Guns N’ Roses Videos, Ranked Worst to Best
Videos played a huge role as Guns N' Roses became one of the biggest musical acts in the world. Appetite for Destruction made an indelible mark on rock and roll, and that revolution was televised via MTV. As Guns N' Roses' musical vision continued to expand from there, so did their ambitions for music video production – and that only added new dimensions to their songs. See for yourself on the following list of Guns N' Roses Music Videos, Ranked Worst to Best.
Many of the entries on our list of Guns N' Roses Music Videos Ranked Worst to Best feature live footage of the band rocking out. For the music video for "Bad Apples," GNR decided to try a different take on the theme by making the video choppy and over-saturated.
Ah, the winter holiday season – a time for curling up next to a warm fireplace with someone special to you. Then, just as you're both getting cozy, you hit your distortion pedal and crank out a ripping solo. Happy holidays!
Axl Rose does more than sing, play piano and whistle. He can also strum a tune on the guitar, as we hear on the main riff for this song.
The video for "Yesterdays," a low-charting ballad that served as the third trqck on this album, took on additional poignancy in time. A song with a theme about looking back is paired with images of the original lineup, even as drummer Steven Adler and guitarist Izzy Stradlin departed.
This update of the famous Wings-penned Bond theme is the second cover song on our list of Guns N' Roses Music Videos Ranked Worst to Best. The clip is noteworthy since it marks Stradlin's last video appearance before splitting with the band.
Rose must've had a lot to say, because he recorded not two, but three different versions of this song. The video for GNR's second take features shots of the band playing on a rooftop as helicopters circle overhead. Keep an eye out for the late Blind Melon singer Shannon Hoon, who provided vocal harmonies.
A track that almost made it onto Guns N' Roses' debut album, "The Garden" is another tune about the seedy side of life in L.A. Alice Cooper joined Hoon here on guest vocals.
A song that started out as one of guitarist Slash's picking exercises ended up launching GNR to international fame. In fact, "Sweet Child O' Mine," the third single from the band's debut, shot all the way to the top of the Billboard charts.
While muscular riffs have generally been Guns N' Roses' bread and butter, they've also shown a strong affinity for power ballads. Izzy Stradlin's "Patience," with its soft acoustic sound and Rose's instantly recognizable whistling intro, became a simply iconic example.
The first single from the Use Your Illusion albums, "You Could Be Mine" turned out to be a perfect fit with the blockbuster film Terminator 2: Judgement Day. This memorable clip features Arnold Schwarzenegger as the T-800, hunting down members of the band.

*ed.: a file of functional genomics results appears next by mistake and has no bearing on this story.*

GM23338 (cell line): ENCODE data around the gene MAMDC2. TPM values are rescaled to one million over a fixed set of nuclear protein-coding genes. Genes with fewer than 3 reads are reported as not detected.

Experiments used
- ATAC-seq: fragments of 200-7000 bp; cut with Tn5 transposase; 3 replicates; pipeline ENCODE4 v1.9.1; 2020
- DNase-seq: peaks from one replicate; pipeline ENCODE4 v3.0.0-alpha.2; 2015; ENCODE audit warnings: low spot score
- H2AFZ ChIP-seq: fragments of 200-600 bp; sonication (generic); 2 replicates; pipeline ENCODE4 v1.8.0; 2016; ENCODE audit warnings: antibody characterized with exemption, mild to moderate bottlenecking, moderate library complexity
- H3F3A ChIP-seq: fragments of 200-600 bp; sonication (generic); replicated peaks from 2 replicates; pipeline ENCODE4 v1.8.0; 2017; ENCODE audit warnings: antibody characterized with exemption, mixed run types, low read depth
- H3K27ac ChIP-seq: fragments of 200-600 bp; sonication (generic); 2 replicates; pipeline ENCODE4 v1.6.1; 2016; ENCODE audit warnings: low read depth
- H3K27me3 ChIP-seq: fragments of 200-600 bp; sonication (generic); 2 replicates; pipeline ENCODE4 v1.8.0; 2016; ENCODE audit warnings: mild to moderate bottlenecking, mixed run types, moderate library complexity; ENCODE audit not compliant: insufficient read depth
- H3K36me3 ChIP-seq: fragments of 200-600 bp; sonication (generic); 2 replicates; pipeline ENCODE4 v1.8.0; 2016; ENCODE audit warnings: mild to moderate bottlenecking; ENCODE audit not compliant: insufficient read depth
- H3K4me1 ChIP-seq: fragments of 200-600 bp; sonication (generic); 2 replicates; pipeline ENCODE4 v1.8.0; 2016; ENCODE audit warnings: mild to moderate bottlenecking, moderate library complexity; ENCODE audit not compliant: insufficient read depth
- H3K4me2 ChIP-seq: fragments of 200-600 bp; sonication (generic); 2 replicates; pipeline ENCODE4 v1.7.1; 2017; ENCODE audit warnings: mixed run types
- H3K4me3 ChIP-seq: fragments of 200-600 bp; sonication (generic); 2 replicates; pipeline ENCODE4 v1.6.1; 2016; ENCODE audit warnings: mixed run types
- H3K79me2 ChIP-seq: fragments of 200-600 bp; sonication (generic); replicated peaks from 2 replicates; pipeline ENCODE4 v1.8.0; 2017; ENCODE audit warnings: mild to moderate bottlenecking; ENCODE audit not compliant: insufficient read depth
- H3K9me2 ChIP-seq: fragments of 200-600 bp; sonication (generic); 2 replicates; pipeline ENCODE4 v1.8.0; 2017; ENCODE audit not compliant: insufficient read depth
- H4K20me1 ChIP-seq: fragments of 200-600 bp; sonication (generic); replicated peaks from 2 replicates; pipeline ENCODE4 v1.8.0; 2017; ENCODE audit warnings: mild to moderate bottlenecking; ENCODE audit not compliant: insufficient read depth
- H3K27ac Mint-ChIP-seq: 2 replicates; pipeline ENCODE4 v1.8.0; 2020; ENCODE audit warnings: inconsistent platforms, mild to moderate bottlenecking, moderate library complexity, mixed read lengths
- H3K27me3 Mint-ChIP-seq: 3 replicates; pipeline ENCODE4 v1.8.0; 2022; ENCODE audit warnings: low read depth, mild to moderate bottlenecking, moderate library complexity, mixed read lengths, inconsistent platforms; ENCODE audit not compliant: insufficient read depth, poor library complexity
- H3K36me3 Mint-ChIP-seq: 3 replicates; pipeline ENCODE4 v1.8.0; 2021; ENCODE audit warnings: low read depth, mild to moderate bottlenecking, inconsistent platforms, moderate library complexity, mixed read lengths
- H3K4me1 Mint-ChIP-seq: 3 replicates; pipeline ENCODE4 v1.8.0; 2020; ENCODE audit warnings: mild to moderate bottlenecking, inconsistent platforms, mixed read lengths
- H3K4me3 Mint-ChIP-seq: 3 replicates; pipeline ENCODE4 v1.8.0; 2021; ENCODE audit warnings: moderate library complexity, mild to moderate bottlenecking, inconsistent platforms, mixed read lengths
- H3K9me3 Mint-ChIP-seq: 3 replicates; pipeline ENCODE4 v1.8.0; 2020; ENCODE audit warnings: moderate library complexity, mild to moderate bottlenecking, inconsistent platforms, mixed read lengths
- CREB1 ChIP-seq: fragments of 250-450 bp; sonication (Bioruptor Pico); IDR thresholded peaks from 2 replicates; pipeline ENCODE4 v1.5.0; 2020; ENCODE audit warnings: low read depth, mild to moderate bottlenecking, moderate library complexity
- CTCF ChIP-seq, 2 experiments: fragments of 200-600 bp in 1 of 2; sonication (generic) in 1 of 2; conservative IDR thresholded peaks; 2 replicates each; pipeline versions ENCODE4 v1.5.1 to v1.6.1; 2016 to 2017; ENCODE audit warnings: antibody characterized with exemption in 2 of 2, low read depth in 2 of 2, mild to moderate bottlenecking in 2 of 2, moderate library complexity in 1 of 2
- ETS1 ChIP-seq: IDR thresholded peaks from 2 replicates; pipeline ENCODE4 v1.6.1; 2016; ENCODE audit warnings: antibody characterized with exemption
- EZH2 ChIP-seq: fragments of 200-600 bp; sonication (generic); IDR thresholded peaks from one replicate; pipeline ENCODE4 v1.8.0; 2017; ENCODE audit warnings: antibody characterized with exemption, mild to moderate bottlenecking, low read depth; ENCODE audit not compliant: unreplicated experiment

While the video for the alternate version of "Don't Cry" is simply footage of GNR playing, this clip is much more complicated. One scene, where Rose and actress Stephanie Seymour fight over a gun, seems to allude to a real-life event involving his then-wife Erin Everly.
"Paradise City," with its catchy guitar riffs and sing-along vocals, is amped up even further with a video shot mainly at Giants Stadium during a huge concert. (For something completely different, check out this crazy version from crooner Pat Boone.)
Guns N' Roses channeled their experience living in the City of Angels to pen "Welcome to the Jungle." Once, when asked who he'd like to hear cover a GNR tune, Rose said, "That's a hard one. I'd like to hear Nirvana do 'Welcome To The Jungle.' That's what I'd like to hear. I'd like to hear Nirvana do 'Jungle' their way, however that is." If only...
Guns N' Roses have released quite a few extra-long songs, but none of them found the popularity of "November Rain." That surge of interest was no doubt bolstered by the video, which reportedly cost $1 million to shoot.
After the astronomical expense of the video for "November Rain," "Garden of Eden" seems refreshingly homemade. It was shot with just one camera, two spotlights, and no edits. Careful not to stare at Axl for the entire video, or you might start feeling dizzy.
This clip for the longest track from Use Your Illusion II has everything: a troubled relationship, a police raid and even dolphins, which appear just in time to save a drowning Axl Rose. Oh, and there's a bajillion guitar solos. What better reason for this to top our list of Guns N' Roses Music Videos Ranked Worst to Best?
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